Updated: Sep 17, 2019
As an Early Career Researcher (ECR) here are some tips for newbies and thoughts on my first experience of British Educational Research Association (BERA) Conference 2019. The choice of location at the University of Manchester was ideally selected for the three-day event. The 'drum' shaped venue buzzed with chatter up and down lifts, yet somehow facilitated comfortably accessible multimedia spaces on each floor for parallel events.
Like any international conference BERA was bursting at the seams with people from all over the world, so coping with the large crowds and busy platforms could be quite a challenge if you were under-prepared.
To my surprise there were so many people, at difference stages of their career, who were attending for the first time (though only some of us received tags identifying us as such). The registration process was quick and efficient, and it was refreshing to see recyclable cardboard conference packs being distributed, instead of the typical synthetic cloth bag.
Planning with the App
If you will be attending in the future it is advisable that you plan ahead your schedule for the full three days before showing up at the conference. Otherwise, you might feel quite overwhelmed on the day as the fast pace of the sessions makes it difficult to improvise a strategy for navigating them. My own strategy was to attend all the sessions that were peripheral to my extant area of expertise. This led me to cutting edge research talks which stylised interdisciplinary applications of new methodologies, policy drives and the momentum of big data.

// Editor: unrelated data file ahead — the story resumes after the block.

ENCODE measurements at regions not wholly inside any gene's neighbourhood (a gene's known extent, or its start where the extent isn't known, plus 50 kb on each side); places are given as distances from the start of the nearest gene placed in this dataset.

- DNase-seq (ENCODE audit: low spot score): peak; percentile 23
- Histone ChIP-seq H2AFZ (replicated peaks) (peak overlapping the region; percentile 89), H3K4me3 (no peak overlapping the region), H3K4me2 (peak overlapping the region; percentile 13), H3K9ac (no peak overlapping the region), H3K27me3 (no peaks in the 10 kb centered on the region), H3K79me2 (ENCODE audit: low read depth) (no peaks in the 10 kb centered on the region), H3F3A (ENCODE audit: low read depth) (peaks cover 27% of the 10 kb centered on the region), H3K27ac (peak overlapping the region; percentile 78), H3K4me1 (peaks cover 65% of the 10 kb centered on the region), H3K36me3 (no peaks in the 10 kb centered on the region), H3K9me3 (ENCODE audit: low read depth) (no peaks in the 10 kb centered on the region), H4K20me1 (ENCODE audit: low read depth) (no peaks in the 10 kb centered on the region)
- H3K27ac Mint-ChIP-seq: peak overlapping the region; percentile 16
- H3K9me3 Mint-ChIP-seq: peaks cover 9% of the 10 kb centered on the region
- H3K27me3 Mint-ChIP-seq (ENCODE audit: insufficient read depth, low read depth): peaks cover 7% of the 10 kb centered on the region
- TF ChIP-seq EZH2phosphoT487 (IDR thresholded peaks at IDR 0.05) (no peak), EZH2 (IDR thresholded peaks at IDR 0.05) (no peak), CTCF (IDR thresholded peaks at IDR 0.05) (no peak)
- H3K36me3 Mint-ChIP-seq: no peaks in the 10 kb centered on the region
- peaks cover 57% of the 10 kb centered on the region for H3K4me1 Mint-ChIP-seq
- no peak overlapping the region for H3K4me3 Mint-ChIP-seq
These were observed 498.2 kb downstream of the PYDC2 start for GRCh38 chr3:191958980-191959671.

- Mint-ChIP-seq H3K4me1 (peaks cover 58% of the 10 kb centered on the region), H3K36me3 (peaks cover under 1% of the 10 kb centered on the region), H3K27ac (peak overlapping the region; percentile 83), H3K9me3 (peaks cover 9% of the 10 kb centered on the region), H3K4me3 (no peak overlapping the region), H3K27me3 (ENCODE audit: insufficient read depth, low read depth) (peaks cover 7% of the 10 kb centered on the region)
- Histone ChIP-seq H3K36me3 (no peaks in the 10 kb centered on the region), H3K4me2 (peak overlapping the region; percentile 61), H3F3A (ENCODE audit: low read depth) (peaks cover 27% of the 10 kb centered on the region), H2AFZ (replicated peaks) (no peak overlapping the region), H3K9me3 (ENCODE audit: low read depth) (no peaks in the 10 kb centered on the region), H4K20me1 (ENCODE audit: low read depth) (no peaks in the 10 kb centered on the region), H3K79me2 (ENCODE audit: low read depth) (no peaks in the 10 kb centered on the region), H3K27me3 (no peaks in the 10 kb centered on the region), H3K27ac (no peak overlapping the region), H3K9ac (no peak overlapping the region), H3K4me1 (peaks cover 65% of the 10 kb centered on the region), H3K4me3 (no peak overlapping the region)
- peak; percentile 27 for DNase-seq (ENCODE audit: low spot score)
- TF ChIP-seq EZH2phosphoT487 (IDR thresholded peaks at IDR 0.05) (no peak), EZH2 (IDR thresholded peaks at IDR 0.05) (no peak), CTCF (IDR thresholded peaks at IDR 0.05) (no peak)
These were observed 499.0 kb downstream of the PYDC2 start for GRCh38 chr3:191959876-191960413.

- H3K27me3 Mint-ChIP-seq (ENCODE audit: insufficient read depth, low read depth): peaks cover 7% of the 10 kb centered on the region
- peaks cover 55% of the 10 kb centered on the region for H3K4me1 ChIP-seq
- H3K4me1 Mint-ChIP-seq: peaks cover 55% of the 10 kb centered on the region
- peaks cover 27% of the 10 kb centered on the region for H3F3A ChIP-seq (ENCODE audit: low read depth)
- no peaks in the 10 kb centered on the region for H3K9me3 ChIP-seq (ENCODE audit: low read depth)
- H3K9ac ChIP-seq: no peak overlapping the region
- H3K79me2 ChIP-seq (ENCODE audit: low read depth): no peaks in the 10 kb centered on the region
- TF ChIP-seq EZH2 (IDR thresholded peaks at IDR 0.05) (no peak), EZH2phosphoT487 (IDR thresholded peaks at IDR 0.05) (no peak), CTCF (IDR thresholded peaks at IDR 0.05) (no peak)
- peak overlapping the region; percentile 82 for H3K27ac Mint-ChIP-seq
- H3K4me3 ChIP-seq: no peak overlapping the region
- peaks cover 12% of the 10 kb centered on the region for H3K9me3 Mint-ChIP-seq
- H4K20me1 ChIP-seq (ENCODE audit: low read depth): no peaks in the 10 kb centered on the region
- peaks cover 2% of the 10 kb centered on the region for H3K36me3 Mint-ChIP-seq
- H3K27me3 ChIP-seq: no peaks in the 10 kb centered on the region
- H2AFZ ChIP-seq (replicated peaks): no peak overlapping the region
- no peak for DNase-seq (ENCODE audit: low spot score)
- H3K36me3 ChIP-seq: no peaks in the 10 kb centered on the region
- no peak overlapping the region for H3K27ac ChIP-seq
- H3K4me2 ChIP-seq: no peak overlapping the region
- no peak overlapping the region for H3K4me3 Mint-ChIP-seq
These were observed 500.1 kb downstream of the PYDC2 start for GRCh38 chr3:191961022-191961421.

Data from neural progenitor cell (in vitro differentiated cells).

Unfortunately, the conference app was not dependable. I attempted to add my schedule for all the days but the information was overwritten after each day's selection, rendering the app program as cumbersome to personalise. As well, the special interest groups (SIG) were not well advertised and there was limited information, as a first-timer, about joining a specific SIG.
Keynotes and social media
Though BERA does not promote a specific conference theme common issues were featured in the keynotes by, Pat Thomson, Marilyn Cochran-Smith, Dominic Wyse (BERA President), Mary James and Andrew Pollard (from right to left below). Their messages generically spoke to an audience of researchers and practitioners but culminated on the passing of the beacon of education to the next generation, who might embrace familiar challenges in newer strides.